LOUISVILLE — Kentucky wouldn't have had to do much to improve offensively from last season.
Only two schools in the nation were worse offensively than Kentucky's 259.8 yards per game. Only six schools had fewer passing yards (135.6) than the Cats.
After a season of head scratching about the offense, it performed better than expected in a 32-14 loss at Louisville on Sunday.
UK's 373 yards of total offense was more than it amassed in all but two games last season, but offensive coordinator Randy Sanders still sees plenty of room for improvement.
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"We were better; we weren't as good as I expected us to be," he said. "We obviously have to do a better job finishing drives."
The brightest spot was sophomore quarterback Maxwell Smith, who threw for a career-high two touchdowns and 280 yards. He connected with 11 different Cats in the loss.
"Max proved a little bit to me," Sanders said. "I hope he proved something to the UK fans. I think he proved something to his teammates."
He completed eight passes to senior La'Rod King, seven to redshirt freshman Daryl Collins and three apiece to four different receivers.
Collins was impressive to his coaches and to Smith.
"I thought he played exceptionally well," Smith said. "He's young, a redshirt freshman, and hopefully me and him will have a connection for a number of years."
Sanders wasn't sure what he was going to get from Collins, who injured his knee before the start of last season and had to sit out. He ended the day with 64 yards.
"Daryl played like he has practiced," Sanders said. "He really played well. I thought Demarco Robinson played well. La'Rod King did a nice job. There were a number of guys who played well. It doesn't mean we're perfect, but I liked the way we played."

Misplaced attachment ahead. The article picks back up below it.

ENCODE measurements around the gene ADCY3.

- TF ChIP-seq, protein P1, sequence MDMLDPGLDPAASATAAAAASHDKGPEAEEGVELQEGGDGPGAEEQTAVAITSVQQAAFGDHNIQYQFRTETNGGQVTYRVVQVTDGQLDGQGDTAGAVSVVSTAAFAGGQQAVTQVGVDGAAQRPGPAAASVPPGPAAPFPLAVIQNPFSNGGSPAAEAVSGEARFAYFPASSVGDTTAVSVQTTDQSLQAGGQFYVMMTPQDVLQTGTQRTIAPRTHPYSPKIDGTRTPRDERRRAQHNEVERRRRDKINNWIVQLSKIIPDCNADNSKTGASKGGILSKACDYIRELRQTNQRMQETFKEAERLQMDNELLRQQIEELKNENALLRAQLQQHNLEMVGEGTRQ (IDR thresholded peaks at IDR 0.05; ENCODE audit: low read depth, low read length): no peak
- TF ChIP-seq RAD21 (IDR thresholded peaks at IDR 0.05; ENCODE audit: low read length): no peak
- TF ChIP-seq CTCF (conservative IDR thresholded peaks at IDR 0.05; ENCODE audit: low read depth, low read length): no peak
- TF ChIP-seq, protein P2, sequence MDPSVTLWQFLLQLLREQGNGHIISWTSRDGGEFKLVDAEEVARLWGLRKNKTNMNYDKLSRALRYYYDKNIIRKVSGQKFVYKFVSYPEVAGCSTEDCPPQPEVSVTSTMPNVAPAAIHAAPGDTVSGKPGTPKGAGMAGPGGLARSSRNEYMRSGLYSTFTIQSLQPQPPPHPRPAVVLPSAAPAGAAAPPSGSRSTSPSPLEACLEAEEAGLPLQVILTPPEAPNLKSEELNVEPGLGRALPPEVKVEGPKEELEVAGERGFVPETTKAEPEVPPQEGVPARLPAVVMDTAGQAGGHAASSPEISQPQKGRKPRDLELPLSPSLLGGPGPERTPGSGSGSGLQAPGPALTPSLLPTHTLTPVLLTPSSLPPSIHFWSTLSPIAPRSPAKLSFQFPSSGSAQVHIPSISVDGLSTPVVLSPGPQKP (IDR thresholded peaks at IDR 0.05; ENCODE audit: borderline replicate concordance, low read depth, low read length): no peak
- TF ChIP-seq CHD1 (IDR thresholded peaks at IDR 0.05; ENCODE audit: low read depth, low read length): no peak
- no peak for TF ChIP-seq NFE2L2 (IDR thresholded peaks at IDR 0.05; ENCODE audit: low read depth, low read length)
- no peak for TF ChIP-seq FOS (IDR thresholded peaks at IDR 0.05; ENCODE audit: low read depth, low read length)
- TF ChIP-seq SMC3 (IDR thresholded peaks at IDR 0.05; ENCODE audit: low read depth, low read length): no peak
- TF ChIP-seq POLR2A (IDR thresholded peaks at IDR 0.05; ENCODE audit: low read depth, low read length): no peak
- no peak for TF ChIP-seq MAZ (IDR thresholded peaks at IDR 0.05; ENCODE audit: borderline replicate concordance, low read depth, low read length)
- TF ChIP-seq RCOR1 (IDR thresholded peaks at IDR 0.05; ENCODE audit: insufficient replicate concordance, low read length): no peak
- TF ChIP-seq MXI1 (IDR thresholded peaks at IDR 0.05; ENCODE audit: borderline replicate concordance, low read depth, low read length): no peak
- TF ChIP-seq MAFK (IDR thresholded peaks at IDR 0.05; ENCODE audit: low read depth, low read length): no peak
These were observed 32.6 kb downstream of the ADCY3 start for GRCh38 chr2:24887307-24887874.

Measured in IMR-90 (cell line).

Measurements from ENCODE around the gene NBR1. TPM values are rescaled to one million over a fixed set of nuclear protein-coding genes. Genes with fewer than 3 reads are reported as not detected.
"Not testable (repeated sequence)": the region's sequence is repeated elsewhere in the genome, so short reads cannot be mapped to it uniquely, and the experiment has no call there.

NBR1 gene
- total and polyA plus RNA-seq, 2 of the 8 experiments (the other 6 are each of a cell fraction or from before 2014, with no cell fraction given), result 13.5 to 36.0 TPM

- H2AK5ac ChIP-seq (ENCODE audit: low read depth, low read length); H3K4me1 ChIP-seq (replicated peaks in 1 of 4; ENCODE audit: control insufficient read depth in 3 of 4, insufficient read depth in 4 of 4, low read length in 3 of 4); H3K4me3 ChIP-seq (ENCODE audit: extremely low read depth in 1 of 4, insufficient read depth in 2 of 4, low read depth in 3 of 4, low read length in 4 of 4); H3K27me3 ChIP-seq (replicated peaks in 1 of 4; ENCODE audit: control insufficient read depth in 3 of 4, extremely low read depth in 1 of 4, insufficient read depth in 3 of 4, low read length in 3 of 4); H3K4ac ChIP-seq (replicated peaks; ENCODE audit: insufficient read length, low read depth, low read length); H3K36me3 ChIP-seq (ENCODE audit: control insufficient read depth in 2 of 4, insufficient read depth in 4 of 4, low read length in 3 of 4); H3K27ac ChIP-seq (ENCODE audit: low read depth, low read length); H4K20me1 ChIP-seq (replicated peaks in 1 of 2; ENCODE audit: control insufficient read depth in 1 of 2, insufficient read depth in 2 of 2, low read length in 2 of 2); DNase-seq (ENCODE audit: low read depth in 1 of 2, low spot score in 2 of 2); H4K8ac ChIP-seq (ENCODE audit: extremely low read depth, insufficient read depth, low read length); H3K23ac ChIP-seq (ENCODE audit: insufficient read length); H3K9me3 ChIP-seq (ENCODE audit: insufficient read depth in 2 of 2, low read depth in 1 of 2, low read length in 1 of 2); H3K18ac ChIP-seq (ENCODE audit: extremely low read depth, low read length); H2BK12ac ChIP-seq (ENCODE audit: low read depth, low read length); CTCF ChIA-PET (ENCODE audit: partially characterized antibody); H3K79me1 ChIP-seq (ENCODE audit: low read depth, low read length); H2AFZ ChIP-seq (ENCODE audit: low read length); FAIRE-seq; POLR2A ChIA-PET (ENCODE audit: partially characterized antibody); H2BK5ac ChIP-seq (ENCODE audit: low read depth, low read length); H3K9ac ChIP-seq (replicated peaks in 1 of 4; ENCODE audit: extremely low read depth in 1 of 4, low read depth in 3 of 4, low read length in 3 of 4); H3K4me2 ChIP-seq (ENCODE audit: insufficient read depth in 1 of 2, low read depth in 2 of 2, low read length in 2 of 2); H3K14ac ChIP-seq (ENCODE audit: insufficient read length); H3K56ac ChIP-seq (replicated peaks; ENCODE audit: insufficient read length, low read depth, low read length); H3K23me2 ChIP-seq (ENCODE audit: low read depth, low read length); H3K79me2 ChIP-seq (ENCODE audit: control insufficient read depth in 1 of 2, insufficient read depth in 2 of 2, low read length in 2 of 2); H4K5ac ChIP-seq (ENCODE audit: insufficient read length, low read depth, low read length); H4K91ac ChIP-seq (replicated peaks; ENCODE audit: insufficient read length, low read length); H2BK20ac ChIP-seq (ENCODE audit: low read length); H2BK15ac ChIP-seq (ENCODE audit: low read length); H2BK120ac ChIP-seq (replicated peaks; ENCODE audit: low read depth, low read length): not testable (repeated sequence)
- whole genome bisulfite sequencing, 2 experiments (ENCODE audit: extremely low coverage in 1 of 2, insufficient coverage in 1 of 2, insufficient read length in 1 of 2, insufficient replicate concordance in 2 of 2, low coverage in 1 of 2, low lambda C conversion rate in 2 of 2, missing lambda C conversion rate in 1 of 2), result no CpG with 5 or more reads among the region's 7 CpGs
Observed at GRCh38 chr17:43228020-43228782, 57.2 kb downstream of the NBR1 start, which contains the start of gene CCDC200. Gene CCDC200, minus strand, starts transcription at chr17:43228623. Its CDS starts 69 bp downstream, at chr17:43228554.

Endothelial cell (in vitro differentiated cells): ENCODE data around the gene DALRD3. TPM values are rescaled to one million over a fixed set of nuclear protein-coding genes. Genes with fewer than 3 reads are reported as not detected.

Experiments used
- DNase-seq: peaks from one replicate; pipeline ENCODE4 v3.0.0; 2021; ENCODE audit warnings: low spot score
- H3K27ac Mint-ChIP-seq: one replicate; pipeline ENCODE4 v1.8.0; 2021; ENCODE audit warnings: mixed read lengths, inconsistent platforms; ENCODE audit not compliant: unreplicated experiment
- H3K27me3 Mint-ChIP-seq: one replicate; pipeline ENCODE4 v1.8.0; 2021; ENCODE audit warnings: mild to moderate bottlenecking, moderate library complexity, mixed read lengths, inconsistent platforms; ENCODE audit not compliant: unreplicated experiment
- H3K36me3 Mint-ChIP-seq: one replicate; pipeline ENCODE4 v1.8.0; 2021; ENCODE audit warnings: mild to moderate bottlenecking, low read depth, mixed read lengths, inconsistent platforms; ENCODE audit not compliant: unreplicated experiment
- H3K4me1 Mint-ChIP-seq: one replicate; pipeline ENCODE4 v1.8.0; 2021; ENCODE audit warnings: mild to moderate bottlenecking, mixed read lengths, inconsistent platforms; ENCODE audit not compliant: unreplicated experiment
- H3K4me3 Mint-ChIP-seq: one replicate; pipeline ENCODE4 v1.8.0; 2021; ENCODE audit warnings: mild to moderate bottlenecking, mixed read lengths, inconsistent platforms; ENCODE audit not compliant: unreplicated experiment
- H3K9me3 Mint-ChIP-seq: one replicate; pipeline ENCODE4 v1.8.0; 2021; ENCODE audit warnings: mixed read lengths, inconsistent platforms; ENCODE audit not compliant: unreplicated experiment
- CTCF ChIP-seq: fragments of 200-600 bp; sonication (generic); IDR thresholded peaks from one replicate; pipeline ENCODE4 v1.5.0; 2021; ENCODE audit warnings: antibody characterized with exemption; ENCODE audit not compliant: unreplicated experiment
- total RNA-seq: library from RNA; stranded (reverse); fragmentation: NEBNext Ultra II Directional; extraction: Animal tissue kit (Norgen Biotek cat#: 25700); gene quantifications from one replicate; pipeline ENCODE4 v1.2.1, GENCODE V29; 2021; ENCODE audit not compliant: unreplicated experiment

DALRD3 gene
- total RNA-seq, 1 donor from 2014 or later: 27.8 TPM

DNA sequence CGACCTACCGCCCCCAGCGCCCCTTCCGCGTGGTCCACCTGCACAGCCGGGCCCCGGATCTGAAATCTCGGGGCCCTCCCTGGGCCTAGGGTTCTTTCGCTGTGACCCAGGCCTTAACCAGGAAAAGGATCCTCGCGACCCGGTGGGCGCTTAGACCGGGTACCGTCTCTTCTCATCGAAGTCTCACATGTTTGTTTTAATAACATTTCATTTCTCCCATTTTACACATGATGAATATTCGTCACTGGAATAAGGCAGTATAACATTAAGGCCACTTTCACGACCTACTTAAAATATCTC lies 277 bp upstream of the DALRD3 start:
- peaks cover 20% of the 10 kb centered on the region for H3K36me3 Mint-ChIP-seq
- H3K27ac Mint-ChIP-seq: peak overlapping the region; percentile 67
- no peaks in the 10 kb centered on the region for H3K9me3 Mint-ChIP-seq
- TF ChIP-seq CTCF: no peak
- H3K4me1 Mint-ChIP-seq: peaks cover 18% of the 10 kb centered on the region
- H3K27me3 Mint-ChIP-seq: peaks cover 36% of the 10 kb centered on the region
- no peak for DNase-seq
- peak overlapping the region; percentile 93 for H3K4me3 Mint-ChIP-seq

Another huge question mark coming into the season was the offensive line, which lost three longtime starters. Coaches and veterans thought the line held up well, allowing Smith to only be sacked twice.
Senior center Matt Smith was encouraged.
"There were a lot of good things going on," he said. "It was very encouraging to see how we could move the ball when we wanted to, when we weren't making mistakes, when we were doing things the way we practiced them."
Coach Joker Phillips was pleased by the tempo the offense set, which included mostly going without a huddle against the Cards' defense.
Sanders said to expect more of that this season.
"That's pretty much the way we've been practicing and that's the way we want to play."
Freshman learning curve
Kentucky knew it would skew young and it did, playing seven true freshmen in the loss. Those were receivers A.J. Legree and DeMarcus Sweat, running back Dyshawn Mobley, defenders J.D. Harmon, Fred Tiller and Pancho Thomas and punter Landon Foster.
Foster, who punted twice for 88 yards on Sunday, including a long of 53 yards, got a lesson via social media on how hard it is to be a freshman.
Foster posted a tweet on Saturday comparing Louisville to a trash heap. The tweet was quickly removed and he apologized for it on Twitter and then again after the game.
"Obviously it was a huge mistake," he said. "I realize I represent stuff that is bigger than just me. I was trying to be funny and light-hearted. ... I regret it. It wasn't a personal shot at Louisville at all, for the people or any of that. I was just trying to be funny."
Kentucky came out of the game relatively unscathed. Maxwell Smith hit his elbow on a facemask, but said he could play on Monday if called into action. Josh Forrest had a hip flexor and Miles Simpson had a bruise to his quadriceps.